The dark red, crystalline powder dissolves in organic solvents with a bright red color. It dissolves in concentrated sulfuric acid with a dark red color which changes to a dull violet with the addition of boricacid and to a bright blue green upon the addition of para-formaldehyde. When sulfonated in the customary manner with 10 parts of sulfuric acid monohydrate and one part of 65% oleum at room temperature, it yields a red dyestuff on wool which chremes to a grey in weak shades and a black in strong shades.
Example 3 100 parts of 2-anilino-chloroquinizarin as prepared in Example 2 (which carries the second chlorine in the remote BZ-ring of the anthraquinone nucleus) are dissolved in 100 parts of sulfuric acid monohydrate over a period of /2 hour under agitation keeping the temperature below 35 C. 300 parts of 65% oleum are then added over a period of 15 minutes. The temperature rises to about 70 C. and cools to about 40 C. in the course of 1 hour. The sulfonation mass is then poured into a mixture of 600 parts of ice and 2400 parts of water. The diluted sulfonation mass is brought to a boil and boiled for a period of 10 to 30 minutes. The disulfonic acid crystallizes out in yellow crystals. These are filtered off, sucked dry and sludged in 1000 parts of warm. water (60 C.) and filtered, sucked dry and dried at to C.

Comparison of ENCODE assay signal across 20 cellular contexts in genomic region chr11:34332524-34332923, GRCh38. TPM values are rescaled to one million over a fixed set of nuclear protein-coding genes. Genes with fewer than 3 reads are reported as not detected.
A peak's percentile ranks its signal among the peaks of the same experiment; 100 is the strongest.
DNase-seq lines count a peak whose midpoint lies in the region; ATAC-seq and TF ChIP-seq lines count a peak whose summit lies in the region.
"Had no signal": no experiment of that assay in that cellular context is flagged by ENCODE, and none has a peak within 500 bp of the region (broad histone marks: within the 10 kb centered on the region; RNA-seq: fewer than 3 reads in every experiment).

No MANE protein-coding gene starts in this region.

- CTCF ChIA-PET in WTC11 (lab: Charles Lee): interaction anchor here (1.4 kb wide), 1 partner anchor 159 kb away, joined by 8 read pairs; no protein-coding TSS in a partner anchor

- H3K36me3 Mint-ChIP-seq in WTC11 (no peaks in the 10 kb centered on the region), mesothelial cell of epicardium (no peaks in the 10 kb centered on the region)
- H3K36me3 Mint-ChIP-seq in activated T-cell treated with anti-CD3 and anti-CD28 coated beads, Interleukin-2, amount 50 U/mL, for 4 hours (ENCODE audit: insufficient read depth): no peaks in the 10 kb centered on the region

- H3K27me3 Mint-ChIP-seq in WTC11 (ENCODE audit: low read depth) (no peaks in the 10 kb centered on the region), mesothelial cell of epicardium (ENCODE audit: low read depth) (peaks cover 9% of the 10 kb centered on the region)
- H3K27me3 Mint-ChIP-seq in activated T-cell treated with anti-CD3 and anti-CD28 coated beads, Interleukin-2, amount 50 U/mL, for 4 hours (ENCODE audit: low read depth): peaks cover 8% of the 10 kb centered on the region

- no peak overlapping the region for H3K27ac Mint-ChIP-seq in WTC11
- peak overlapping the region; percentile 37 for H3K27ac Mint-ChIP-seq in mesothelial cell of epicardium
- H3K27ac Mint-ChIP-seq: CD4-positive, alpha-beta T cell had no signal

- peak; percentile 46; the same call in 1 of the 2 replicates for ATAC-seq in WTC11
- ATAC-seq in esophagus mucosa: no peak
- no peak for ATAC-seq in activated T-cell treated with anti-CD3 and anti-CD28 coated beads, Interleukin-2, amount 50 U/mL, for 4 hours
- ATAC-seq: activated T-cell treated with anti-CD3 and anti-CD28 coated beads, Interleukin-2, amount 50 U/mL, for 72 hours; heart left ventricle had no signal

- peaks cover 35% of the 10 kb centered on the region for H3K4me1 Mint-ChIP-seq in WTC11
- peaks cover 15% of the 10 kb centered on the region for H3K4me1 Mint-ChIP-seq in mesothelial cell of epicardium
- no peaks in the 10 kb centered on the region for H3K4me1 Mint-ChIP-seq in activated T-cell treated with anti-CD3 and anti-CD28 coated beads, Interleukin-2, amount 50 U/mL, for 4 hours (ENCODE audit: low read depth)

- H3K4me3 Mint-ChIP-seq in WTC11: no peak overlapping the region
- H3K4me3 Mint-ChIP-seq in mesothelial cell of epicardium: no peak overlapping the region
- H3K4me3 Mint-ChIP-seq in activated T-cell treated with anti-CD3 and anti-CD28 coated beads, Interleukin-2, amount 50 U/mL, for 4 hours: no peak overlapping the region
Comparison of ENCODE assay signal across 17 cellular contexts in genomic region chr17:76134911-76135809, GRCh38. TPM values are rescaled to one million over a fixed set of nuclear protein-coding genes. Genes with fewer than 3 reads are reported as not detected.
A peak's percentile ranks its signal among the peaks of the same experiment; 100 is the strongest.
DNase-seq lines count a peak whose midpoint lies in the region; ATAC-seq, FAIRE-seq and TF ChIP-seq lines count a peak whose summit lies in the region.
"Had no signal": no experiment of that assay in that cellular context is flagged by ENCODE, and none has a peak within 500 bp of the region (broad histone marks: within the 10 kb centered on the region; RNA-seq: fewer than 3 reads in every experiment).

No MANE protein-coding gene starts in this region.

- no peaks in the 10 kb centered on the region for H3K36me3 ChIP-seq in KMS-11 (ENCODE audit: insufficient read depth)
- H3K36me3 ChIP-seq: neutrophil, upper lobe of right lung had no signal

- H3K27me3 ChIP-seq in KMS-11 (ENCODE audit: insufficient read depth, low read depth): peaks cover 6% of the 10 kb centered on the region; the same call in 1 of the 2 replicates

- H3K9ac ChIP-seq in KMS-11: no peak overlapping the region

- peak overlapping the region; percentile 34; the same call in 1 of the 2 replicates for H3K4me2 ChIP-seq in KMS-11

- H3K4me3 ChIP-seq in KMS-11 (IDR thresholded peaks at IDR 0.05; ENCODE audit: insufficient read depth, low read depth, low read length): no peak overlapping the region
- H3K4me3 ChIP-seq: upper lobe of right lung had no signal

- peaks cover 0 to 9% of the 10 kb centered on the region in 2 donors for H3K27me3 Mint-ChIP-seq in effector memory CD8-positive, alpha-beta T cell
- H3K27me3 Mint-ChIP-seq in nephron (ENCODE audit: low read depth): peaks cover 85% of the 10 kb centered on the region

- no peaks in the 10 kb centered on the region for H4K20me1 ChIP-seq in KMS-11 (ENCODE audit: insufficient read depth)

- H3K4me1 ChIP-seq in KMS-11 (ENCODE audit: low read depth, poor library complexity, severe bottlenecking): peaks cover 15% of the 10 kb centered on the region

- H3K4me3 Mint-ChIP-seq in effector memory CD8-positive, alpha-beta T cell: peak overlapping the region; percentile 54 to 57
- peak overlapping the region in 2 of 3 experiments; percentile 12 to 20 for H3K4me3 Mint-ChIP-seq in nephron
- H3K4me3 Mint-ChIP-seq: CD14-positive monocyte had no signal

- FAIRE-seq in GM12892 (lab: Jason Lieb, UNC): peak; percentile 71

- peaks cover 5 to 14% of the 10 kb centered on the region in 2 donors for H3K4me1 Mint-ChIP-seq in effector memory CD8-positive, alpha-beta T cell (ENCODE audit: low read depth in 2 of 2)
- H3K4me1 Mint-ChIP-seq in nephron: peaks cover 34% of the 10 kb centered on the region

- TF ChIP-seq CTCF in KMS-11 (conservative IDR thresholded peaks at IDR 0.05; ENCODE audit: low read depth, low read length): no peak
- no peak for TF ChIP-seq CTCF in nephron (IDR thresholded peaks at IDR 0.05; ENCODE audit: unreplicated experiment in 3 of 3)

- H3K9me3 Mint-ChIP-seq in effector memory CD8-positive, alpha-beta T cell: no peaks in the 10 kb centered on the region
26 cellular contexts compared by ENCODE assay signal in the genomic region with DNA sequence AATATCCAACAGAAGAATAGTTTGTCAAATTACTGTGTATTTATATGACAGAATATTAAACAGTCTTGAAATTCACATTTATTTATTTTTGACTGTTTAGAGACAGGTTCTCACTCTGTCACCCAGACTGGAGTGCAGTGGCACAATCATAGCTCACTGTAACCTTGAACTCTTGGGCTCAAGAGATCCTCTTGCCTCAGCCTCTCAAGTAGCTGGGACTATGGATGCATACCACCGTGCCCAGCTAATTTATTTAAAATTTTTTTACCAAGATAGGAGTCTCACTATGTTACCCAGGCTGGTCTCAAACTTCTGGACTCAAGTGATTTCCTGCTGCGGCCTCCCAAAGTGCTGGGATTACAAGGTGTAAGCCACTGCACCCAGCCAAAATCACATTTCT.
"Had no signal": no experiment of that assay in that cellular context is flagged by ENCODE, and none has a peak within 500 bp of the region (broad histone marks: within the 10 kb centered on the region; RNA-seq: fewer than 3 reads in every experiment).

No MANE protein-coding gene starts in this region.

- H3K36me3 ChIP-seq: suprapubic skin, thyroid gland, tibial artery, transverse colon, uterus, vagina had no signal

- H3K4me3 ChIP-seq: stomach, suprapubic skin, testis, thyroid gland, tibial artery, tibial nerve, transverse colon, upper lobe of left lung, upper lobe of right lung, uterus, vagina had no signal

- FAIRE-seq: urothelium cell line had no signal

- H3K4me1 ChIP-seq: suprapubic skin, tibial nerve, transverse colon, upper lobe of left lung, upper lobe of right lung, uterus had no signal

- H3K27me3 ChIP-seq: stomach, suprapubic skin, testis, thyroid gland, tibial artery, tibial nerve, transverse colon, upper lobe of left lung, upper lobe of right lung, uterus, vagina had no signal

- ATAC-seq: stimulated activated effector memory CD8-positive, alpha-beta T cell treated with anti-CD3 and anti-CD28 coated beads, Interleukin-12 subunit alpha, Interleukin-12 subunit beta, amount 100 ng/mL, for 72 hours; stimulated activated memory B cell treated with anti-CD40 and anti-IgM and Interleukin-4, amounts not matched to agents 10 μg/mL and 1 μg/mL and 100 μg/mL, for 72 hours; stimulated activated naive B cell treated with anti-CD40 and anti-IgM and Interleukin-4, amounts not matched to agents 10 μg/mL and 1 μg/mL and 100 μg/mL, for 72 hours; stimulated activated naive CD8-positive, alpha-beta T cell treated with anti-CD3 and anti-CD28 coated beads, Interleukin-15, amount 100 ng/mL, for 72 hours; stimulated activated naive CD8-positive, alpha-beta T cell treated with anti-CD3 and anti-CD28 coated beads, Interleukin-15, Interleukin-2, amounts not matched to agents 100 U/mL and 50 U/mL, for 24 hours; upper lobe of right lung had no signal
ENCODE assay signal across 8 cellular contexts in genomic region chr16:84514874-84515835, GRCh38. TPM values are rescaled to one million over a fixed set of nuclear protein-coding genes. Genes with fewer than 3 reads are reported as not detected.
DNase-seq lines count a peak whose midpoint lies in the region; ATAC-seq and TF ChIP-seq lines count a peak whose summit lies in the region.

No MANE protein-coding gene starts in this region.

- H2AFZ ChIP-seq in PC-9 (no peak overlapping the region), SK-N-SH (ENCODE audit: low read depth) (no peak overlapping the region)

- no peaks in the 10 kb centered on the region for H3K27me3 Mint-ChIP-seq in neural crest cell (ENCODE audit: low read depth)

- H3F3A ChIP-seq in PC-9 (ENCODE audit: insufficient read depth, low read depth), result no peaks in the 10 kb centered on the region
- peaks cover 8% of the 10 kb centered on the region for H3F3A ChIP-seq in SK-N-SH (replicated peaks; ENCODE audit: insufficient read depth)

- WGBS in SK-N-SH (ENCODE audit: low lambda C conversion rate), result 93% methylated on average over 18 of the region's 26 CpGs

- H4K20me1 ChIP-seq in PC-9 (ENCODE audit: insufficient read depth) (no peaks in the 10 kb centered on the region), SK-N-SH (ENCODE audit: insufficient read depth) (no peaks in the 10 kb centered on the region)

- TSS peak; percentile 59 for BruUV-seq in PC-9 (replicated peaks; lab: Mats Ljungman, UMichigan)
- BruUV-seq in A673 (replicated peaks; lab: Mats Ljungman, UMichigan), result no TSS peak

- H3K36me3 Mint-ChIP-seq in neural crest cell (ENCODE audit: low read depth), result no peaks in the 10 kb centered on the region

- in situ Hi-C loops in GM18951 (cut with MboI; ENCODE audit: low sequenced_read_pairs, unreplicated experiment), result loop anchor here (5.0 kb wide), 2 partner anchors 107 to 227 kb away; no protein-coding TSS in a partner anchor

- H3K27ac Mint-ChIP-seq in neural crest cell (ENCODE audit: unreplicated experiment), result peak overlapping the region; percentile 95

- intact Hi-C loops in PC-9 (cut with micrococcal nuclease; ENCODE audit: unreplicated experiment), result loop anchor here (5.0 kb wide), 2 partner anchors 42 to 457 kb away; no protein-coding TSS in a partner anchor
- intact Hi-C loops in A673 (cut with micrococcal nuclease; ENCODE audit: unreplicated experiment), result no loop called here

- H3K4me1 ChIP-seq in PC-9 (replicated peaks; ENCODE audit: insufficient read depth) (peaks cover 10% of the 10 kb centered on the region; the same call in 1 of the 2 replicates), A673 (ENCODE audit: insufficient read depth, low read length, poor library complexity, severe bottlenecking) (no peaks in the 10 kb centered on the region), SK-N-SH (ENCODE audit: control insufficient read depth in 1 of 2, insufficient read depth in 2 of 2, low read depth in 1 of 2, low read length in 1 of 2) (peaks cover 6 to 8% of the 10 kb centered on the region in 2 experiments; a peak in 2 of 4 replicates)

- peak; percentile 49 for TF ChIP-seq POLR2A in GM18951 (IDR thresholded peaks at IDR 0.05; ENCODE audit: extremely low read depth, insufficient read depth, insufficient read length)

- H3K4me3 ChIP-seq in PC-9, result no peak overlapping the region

The dyestufi obtained in the manner described is a yellow brown powder which dissolves in water with a reddish orange color. It dissolves in concentrated sulfuric acid with a dark color which changes very little upon the addition of boric acid or para-formaldehyde. From an acid bath, wool is dyed in bright orange brown shades which change to brown shades on chroming and exhibit good fastness to light.